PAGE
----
Image: Photo illustration by Joe Raedle/Getty Images

Here's The Latest in Health Care:

• Kratom advocates can breathe a momentary sigh of relief since the Drug Enforcement Administration recently withdrew its notice of intent to classify the kratom plant as a Schedule I substance. Kratom is derived from the leaves of a tree native to Southesast Asia and is most commonly used in the U.S. for coping with chronic pain. The DEA attributed 15 deaths to kratom between 2014 and 2016. The public comment period ends Dec. 1st after which the DEA could still decide to temporarily ban kratom or place the plant in a scheduled category, permanently.  Read More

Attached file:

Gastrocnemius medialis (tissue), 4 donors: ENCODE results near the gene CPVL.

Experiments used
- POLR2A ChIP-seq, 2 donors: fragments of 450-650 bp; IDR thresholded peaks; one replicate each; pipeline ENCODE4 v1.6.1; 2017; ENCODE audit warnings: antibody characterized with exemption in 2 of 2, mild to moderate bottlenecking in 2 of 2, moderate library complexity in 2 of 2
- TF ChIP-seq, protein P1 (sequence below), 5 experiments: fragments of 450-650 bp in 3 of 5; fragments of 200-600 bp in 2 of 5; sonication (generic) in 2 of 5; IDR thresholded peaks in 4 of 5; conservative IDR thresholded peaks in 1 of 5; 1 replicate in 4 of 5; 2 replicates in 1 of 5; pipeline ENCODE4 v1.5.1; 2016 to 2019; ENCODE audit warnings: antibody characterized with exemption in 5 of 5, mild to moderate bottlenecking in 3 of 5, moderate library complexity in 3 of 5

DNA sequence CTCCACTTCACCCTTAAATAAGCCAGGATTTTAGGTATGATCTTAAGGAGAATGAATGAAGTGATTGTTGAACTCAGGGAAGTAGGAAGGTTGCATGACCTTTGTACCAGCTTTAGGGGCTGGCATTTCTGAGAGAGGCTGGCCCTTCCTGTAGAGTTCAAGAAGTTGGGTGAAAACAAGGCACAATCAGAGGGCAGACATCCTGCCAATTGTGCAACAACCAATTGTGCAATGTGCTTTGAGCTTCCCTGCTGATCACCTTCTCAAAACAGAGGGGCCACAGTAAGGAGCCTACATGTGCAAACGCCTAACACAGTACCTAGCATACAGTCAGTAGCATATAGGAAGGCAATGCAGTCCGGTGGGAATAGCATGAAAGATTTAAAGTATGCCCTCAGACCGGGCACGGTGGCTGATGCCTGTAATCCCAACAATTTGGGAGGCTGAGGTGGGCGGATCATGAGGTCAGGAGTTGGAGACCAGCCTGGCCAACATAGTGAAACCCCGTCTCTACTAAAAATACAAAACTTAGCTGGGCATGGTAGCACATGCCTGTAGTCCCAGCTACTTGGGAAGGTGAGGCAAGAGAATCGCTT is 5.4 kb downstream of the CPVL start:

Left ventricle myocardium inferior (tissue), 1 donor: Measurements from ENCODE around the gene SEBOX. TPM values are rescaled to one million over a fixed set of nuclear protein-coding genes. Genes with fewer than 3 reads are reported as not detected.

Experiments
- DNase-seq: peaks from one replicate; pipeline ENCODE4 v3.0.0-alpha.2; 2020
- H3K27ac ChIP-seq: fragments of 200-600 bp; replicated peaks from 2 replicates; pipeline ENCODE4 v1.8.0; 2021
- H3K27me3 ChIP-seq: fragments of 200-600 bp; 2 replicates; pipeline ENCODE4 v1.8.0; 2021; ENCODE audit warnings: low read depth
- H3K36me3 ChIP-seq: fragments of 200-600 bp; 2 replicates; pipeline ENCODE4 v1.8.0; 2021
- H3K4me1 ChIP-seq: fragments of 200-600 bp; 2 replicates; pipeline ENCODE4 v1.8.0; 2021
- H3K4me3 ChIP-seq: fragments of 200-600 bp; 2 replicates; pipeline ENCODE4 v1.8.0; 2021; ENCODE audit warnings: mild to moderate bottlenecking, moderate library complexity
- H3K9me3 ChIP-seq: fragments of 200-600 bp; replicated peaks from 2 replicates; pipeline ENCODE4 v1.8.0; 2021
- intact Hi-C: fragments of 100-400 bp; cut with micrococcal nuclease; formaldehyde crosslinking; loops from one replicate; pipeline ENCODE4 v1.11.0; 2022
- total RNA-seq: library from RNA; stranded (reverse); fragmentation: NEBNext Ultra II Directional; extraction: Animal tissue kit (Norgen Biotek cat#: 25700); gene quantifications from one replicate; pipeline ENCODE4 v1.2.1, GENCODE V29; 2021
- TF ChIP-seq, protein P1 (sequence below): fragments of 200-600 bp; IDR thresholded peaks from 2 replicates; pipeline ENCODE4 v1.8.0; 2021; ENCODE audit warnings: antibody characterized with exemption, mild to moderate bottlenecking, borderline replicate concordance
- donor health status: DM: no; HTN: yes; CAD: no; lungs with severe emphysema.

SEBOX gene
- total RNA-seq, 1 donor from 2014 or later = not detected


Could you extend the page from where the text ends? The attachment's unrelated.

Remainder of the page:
• As the number of Medicaid enrollees continues to grow, most states will tighten controls on spending in anticipation of next year's reduction in federal aid. Strategies to contain costs include hiring private managed care companies to deliver services to enrollees and restricting use of pricier prescription drugs.  Read More

• CMS will soon release the final rule that will result in major changes in how physicians are paid under Medicare. Physicians and organization leaders are worried that the new rule, which will implement the Medicare Access and Chip Reauthorization Act (MACRA), will hurt small practices and cause rifts between primary care doctors and specialists. MACRA will incentivize top-performing doctors and ding under-performers based on a variety of measures. Read More